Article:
As the Democratic presidential primaries near, Sen. Cory Booker (D-NJ) is weighing in on a hot topic: college sports.
The presidential candidate, who himself played Division I football at Stanford, called out the NCAA for what he referred to as “exploitation of college athletes” and outlined hopes for reform on his campaign site.
“[I]njustices in professional and college sports have been allowed to continue largely unregulated,” Booker’s statement reads. “These unjust practices deny athletes the opportunity to benefit from their hard work and they don’t reflect our American values.”
Under NCAA regulations, players are not permitted to receive payment, either from their schools or through endorsement deals. Booker hopes to undo those restrictions and “allow college athletes to be compensated for their ‘name, image, and likeness’ rights,” citing the Fair Pay to Play Act, which passed in California last month. He also wants athletes to be able to employ agents or business managers, which is prohibited by the NCAA.
The Fair Pay to Play Act — which is at odds with NCAA rules — will allow students at both public and private universities in California to parlay their fame into endorsement deals, beginning in 2023. Other states, including South Carolina and New York, have proposed similar legislation.
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At present, colleges ink kit deals with athleticwear brands to provide uniforms and footwear for their athletes. This would still be allowed under the California law and other proposed legislation, but students would be able to sign deals of their own with apparel and athleticwear brands for off-duty items.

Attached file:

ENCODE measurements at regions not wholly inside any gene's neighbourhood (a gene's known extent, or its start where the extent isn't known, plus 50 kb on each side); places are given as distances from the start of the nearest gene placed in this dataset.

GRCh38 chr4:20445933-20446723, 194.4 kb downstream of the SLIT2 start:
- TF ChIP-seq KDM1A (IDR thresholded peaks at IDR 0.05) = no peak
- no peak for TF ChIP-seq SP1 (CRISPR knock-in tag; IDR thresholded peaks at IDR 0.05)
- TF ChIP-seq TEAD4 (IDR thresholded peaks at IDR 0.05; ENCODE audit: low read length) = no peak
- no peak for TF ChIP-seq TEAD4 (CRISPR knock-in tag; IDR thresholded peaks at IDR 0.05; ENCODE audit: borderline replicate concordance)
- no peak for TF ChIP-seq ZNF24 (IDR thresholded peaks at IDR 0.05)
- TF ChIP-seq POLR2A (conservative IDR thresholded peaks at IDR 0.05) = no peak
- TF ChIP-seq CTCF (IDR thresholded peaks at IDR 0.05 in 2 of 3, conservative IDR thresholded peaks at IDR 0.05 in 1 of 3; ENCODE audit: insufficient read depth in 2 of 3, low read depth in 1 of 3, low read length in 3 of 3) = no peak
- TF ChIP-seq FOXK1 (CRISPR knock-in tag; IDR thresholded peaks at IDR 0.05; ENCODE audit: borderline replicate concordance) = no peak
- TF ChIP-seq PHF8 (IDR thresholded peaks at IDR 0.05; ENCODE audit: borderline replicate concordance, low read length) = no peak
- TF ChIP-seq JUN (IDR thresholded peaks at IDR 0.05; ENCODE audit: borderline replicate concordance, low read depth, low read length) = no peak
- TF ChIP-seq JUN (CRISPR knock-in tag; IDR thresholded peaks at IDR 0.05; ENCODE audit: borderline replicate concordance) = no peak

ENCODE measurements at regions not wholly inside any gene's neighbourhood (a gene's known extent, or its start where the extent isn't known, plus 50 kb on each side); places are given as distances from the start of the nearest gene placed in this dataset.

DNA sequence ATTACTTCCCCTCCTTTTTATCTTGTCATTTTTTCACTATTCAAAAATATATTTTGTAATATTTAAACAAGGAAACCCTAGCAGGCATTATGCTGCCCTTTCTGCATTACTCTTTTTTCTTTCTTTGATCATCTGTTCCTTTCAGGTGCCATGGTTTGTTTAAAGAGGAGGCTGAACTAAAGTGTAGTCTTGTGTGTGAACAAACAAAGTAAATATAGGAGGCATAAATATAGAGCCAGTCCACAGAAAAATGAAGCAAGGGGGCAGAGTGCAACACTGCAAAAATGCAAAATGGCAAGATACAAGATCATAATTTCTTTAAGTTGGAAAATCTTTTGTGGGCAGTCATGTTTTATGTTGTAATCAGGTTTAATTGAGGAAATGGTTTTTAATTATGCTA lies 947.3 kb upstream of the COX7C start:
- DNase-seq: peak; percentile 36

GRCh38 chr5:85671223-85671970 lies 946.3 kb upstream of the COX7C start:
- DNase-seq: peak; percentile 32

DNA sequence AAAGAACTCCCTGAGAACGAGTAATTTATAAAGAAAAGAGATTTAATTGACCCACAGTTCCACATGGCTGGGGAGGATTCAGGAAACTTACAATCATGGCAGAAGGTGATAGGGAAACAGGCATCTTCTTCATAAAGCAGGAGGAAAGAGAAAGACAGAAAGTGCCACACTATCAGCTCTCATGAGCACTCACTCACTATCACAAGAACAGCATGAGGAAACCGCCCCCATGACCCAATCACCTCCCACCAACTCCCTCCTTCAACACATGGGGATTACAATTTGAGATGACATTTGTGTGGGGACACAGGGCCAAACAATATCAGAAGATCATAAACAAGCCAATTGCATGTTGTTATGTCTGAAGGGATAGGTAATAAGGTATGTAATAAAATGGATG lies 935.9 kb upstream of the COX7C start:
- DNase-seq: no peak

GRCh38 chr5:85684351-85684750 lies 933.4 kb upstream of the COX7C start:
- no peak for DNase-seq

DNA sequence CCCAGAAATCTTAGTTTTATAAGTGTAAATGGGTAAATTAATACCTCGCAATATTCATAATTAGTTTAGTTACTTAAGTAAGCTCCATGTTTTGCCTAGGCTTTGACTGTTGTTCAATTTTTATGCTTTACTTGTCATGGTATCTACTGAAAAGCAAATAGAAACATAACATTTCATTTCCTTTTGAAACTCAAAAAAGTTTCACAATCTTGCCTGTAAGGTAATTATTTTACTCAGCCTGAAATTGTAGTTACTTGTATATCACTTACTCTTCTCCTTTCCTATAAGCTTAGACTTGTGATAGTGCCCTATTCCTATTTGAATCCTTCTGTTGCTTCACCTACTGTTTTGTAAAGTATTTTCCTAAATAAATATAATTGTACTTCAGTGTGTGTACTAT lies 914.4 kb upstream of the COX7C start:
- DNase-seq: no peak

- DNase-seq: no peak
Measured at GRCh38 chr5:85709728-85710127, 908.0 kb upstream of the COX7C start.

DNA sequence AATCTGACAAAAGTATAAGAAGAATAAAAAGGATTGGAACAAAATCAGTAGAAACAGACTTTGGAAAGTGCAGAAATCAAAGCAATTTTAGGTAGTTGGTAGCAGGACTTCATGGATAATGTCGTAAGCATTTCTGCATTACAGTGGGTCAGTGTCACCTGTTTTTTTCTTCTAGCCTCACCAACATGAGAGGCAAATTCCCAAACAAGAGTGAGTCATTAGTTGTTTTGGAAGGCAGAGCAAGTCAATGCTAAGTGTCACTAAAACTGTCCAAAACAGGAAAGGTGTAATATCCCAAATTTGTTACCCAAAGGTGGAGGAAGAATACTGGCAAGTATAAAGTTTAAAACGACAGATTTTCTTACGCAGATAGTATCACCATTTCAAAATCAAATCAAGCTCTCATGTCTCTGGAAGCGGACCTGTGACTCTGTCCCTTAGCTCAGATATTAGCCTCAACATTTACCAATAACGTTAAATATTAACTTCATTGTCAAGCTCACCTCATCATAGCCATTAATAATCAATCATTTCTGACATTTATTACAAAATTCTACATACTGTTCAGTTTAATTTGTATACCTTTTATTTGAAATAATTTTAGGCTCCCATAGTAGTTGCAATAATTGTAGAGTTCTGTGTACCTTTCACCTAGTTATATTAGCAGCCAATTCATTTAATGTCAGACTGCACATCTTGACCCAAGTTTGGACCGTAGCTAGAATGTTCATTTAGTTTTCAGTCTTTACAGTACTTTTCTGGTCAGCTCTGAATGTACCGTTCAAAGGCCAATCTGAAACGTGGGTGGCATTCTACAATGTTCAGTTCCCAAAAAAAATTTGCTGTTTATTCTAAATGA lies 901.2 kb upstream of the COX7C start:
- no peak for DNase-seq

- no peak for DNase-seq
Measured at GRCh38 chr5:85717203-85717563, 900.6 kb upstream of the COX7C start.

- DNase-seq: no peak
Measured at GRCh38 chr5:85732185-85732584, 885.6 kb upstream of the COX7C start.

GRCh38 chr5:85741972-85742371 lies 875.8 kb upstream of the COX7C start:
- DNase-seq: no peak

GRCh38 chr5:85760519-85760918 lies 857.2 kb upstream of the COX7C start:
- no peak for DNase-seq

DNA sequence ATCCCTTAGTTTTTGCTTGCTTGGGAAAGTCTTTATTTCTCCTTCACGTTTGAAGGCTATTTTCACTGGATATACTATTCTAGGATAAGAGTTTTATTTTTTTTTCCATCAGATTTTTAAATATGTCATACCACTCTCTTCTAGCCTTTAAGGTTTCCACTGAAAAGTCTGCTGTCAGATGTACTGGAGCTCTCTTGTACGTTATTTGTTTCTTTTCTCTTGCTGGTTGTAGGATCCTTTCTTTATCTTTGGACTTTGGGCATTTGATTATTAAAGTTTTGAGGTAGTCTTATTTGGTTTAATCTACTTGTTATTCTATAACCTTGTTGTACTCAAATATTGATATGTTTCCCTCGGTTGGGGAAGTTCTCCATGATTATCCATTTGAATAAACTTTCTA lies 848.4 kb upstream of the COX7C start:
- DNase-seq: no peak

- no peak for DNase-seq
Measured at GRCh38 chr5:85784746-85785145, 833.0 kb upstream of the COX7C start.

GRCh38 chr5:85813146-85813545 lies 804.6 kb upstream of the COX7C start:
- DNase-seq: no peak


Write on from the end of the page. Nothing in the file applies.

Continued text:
“We’re watching athletic brands take a bigger land grab to apply not just performance-oriented positioning but fashion-oriented as well,” Marc Beckman, CEO of business development agency DMA United, told FN last month. “The way Kawhi Leonard is locked into certain performance obligations with New Balance…those types of contractual terms will dictate what these student athletes are wearing both on and off the court.”
If elected, Booker wants to create across-the-board health and wellness standards, as well as to implement measures to boost graduation rates and improving gender equity.
The senator also wants to improve pay and gender equity in professional sports. If he becomes president, he would like to increase salaries for minor league baseball players and NFL cheerleaders and NBA dancers, as well as for the U.S. Women’s National Team soccer players.
“As president, Cory will fight for fair pay and treatment for all professional female athletes and will sign into law the Athletics Fair Pay Act, which would amend the 40-plus-year-old Amateur Sports Act to require that the national governing bodies, including the United States Soccer Federation (USSF), treat and compensate female athletes fairly and equally,” a statement on his site reads.
All 28 members of the World Cup-winning U.S. women’s soccer team banded together to file a lawsuit against the USSF in March, alleging gender discrimination and unequal wages. A trial is to be held in May.
Booker’s stance on NCAA and professional sports could have legislative implications should he win the Democratic primaries and defeat President Donald Trump in the 2020 general election. Various polls suggest Booker is polling at between 1% and 2% nationally, putting him roughly seventh or eighth place in the primary field.
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